Chennai: Tamil Nadu Assembly Speaker M Appavu on Wednesday called for working towards setting a binding time frame within which the President or Governors must decide on a Bill sent to them by the Legislature for assent. He also insisted that if a Bill is rejected, the reasons for the same must be stated by the Constitutional heads.
In his address at the Presiding Officers’ Meet in New Delhi, Appavu pointed out that when a Bill is passed by majority and sent for the assent of the Governor, the Governors sometimes sit over the Bill without giving assent or returning the Bill for an indefinite period, even though the Constitution requires it to be done “as soon as possible”.
“Another problem we see is that where a Bill requires to be reserved for the consideration of the President, the Governors are taking months together to reserve the Bills for the assent of the President, even though they are bound to do so immediately. This erodes the authority of the Legislatures,” he said.
Appavu’s remarks come against the backdrop of a couple of key Bills including for doing away with NEET that were stuck in the Raj Bhavan or Rashtrapati Bhavan.
The Speaker pointed out that Governors, though heads the State Executive, are appointed by the Union Government. “Therefore, when they stall the assent to a Bill, they are virtually overruling the will of the People of the State,” he said, adding, “We have to work together to set a binding time frame within which Bills have to be assented to, returned or reserved for the consideration of the President of India by the Governors.”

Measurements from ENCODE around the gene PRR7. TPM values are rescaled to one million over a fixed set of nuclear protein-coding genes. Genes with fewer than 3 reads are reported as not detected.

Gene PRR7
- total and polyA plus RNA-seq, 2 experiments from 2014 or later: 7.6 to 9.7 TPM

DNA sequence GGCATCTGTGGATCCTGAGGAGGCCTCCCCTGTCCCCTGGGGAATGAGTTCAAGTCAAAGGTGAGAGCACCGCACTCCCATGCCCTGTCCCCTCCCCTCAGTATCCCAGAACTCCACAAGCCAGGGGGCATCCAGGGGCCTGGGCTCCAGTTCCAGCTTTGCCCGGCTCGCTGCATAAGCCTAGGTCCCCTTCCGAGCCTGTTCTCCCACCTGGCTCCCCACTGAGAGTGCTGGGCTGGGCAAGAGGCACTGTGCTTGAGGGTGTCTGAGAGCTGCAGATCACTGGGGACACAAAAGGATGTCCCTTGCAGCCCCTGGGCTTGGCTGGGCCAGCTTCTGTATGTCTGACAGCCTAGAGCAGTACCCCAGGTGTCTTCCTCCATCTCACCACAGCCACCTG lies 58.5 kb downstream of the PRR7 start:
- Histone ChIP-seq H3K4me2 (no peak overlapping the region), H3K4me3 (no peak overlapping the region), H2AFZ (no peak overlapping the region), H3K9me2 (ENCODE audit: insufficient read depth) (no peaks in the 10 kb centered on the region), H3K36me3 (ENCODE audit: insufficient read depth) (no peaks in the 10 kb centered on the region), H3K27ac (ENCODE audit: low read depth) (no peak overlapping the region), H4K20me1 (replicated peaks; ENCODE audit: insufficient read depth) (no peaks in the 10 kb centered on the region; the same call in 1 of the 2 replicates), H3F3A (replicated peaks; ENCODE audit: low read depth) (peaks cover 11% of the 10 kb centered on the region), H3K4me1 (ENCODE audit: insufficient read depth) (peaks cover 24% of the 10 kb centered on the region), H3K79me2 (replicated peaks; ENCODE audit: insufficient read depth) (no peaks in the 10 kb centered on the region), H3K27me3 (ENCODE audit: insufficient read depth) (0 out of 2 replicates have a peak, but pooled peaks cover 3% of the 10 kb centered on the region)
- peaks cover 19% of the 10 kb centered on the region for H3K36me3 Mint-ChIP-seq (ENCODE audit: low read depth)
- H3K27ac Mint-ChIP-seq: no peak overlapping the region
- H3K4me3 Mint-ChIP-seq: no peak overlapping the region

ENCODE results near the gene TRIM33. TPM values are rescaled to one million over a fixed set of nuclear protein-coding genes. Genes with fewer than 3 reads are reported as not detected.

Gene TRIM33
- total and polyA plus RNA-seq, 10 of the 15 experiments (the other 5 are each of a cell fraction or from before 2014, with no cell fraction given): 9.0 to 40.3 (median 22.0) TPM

Raising another Constitutional issue, he asked, when a Bill passed by the State is reserved for the consideration of the President, and if the President withholds the assent and returns the Bill, “should not the President give reasons for such return?”
“How else will the House that enacted the Bill know what is the real impediment in withholding the assent? Since the House reflects the will of the people, withholding of assent to a Bill amounts to rejection of the will of the people of that State. Therefore, are not the people entitled to know at least the reason for which the Bill was not assented to,” he asked.
Appavu contended, “If the House knows the reasons, may be they can enact another Bill, correcting the shortfalls that caused the President to withhold the assent.
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